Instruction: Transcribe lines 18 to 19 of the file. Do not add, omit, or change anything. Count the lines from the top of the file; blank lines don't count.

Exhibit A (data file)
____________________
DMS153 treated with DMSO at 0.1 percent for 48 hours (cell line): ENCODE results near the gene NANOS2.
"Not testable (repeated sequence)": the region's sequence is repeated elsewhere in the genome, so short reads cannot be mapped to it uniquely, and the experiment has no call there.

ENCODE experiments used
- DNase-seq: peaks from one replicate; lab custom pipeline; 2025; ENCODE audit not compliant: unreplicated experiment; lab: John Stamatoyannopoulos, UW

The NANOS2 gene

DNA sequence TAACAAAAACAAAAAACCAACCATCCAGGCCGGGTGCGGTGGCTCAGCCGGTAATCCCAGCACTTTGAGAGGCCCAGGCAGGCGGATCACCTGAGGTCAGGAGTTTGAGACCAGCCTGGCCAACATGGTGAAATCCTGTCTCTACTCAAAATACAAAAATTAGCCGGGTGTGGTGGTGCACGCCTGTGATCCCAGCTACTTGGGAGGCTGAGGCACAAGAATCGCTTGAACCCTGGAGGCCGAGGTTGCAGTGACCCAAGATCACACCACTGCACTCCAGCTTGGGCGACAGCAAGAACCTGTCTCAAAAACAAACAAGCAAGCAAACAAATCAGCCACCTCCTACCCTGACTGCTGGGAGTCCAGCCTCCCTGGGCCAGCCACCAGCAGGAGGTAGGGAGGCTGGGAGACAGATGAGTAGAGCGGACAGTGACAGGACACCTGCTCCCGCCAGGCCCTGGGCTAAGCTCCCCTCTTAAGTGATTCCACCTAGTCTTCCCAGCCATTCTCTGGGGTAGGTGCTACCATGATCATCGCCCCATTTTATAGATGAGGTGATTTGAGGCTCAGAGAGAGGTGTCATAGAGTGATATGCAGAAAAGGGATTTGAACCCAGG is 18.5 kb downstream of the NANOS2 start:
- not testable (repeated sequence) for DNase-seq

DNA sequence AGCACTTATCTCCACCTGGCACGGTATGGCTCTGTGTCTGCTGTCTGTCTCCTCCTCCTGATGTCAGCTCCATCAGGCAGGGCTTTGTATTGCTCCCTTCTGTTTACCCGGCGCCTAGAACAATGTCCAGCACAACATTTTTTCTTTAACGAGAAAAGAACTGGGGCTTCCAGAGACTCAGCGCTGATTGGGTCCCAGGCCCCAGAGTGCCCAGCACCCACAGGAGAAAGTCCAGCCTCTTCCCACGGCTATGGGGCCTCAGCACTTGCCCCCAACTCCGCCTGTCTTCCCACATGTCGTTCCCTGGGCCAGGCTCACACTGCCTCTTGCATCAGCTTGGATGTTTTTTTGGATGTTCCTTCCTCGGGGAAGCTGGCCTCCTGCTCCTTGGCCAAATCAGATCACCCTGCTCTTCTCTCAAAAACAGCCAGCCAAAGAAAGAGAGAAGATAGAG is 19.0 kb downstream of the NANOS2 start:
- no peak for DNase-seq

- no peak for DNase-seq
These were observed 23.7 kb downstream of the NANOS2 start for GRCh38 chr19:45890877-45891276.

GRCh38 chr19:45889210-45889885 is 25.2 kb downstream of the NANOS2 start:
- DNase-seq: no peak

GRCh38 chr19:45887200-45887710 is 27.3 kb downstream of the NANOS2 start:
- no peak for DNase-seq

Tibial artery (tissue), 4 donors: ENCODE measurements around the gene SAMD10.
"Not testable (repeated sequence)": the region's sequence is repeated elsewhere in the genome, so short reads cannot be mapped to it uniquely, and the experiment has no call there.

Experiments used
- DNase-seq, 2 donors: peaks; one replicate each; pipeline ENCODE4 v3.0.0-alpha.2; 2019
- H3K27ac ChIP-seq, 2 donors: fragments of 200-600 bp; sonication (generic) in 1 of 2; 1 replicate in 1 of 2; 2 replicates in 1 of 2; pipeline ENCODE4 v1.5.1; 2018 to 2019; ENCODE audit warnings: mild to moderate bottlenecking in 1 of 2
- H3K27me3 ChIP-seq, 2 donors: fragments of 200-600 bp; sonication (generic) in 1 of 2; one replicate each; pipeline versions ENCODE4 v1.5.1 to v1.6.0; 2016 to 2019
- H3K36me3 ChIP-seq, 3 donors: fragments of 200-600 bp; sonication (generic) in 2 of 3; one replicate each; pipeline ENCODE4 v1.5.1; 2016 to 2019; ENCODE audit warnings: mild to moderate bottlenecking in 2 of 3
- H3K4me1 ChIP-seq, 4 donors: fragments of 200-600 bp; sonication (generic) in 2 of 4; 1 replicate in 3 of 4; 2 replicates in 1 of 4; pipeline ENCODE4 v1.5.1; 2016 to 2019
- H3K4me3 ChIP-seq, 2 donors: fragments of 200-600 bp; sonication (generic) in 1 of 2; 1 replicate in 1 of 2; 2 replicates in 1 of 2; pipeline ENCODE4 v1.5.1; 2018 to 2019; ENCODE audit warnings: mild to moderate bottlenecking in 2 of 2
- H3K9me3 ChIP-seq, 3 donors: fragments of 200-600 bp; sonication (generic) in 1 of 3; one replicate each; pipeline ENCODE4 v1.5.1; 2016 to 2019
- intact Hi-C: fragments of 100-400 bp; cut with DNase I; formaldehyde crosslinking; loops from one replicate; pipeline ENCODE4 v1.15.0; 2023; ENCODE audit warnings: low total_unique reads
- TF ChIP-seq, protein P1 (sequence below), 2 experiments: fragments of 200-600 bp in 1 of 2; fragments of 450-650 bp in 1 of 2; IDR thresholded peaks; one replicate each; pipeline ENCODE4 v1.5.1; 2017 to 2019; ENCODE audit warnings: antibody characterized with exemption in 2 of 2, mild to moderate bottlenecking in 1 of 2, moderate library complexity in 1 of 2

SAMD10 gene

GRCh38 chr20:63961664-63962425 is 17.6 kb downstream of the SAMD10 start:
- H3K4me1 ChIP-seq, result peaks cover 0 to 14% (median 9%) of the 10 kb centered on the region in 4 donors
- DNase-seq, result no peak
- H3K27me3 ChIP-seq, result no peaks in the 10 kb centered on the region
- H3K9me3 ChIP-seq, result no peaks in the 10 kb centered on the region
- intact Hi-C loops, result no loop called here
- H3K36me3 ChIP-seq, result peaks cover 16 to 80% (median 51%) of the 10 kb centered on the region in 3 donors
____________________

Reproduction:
Experiments used
- DNase-seq, 2 donors: peaks; one replicate each; pipeline ENCODE4 v3.0.0-alpha.2; 2019